11. Yup, quick rise and regular active dry yeast can be substituted for each other in recipes but remember, quick-rise yeast doesn’t need to be dissolved in water before mixing and requires only one rise. (I didn’t know this, either).

12. In the case of light brown vs dark brown sugar, the choice is yours, sugar!

13. Quick cooking oats and old fashioned oats can be interchanged in baked goods. (*I personally like the texture of old fashioned oats when I am making oatmeal cookies).

14. You can use unsalted butter without adding more salt to the recipe.

15. Soy much for milk! Soy milk can be swapped for dairy milk in equal parts.

16. Here’s a sweet substitute: Evaporated skim milk can replace whipping cream. (I like having a supply of evaporated milk on hand for baking–it never occurred to me to buy evaporated skim milk. just saying…)

17. Baking soda and baking powder are both leaveners that cause baked goods to rise and give them a light texture. (The article explains how to test both baking soda and baking powder. You can find the directions for both on Google. That’s where I found the directions and took the time to test both baking soda and baking powder).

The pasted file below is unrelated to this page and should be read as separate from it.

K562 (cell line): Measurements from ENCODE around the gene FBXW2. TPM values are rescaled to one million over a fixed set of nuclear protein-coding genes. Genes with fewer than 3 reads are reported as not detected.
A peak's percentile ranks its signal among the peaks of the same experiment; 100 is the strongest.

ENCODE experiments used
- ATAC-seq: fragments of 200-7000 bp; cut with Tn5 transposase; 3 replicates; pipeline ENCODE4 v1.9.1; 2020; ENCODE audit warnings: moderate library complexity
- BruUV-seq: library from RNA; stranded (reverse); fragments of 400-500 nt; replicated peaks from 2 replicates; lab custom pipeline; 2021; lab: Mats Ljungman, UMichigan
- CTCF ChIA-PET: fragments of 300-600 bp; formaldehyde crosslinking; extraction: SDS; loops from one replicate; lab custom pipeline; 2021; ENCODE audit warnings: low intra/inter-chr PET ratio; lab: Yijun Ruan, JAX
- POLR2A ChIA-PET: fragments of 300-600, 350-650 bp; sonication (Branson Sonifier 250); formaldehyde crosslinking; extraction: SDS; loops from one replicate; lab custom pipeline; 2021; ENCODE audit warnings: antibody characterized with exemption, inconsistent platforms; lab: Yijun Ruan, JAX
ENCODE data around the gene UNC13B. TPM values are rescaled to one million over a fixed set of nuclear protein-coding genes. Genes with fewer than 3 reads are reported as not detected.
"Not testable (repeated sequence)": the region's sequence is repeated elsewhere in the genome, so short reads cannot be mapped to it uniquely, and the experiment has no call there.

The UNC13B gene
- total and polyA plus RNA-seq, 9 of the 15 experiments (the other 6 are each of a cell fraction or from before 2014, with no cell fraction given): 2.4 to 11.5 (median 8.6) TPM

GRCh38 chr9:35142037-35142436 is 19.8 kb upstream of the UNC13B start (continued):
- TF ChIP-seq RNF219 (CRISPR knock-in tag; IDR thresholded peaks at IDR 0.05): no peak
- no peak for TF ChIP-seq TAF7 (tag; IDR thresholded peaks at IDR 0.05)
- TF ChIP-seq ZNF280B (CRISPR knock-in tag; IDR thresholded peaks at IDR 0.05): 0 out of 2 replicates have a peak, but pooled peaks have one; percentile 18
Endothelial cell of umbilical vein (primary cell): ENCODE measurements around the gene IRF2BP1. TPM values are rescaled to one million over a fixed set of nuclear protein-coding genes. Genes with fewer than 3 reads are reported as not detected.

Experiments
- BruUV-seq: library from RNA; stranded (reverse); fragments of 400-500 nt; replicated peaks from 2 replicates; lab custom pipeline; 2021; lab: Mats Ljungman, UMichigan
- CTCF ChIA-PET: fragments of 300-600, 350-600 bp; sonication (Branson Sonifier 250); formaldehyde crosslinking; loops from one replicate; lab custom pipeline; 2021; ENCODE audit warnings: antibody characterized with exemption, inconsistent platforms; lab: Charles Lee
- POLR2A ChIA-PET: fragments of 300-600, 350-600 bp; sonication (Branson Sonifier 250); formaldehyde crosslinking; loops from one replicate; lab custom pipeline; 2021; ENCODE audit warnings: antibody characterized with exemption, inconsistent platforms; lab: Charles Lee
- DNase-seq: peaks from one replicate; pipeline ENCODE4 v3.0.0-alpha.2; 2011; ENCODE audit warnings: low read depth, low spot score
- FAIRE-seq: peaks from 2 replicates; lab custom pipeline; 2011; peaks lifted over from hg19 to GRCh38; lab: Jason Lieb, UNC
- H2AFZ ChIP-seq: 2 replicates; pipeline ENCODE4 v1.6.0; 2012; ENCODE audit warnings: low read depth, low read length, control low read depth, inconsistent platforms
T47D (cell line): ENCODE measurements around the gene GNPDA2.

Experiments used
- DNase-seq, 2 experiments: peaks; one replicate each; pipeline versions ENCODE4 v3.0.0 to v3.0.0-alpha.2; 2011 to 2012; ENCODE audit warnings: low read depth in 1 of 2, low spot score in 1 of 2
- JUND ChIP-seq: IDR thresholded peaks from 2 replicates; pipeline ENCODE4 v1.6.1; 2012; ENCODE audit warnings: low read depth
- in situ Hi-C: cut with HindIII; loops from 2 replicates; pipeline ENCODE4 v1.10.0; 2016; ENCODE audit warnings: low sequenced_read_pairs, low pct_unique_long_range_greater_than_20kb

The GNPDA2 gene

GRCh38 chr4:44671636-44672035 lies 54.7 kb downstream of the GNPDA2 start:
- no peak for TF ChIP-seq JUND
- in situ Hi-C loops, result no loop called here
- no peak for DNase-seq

18. Bonus tip! Much success with baked goods depends on your baking powder and baking soda’s freshness. (And you know, both products are fairly inexpensive. I buy baking soda frequently from our 99c store. It’s a good idea to change the boxes you keep in the refrigerator every so often.)

19. Unless a recipe states otherwise, cakes baked in fluted tube pans should cool for 10-15 minutes before you move them to a wire rack to cool completely.(didn’t know this either!)

20. Most cookie doughs may be refrigerated or frozen, then baked later. (I’ve been doing this for years. A lot of time, by the time I have mixed the cookie dough and cleaned up after myself, I’m no longer in the mood to bake–so I refrigerate the cookie cough until I am in the mood again).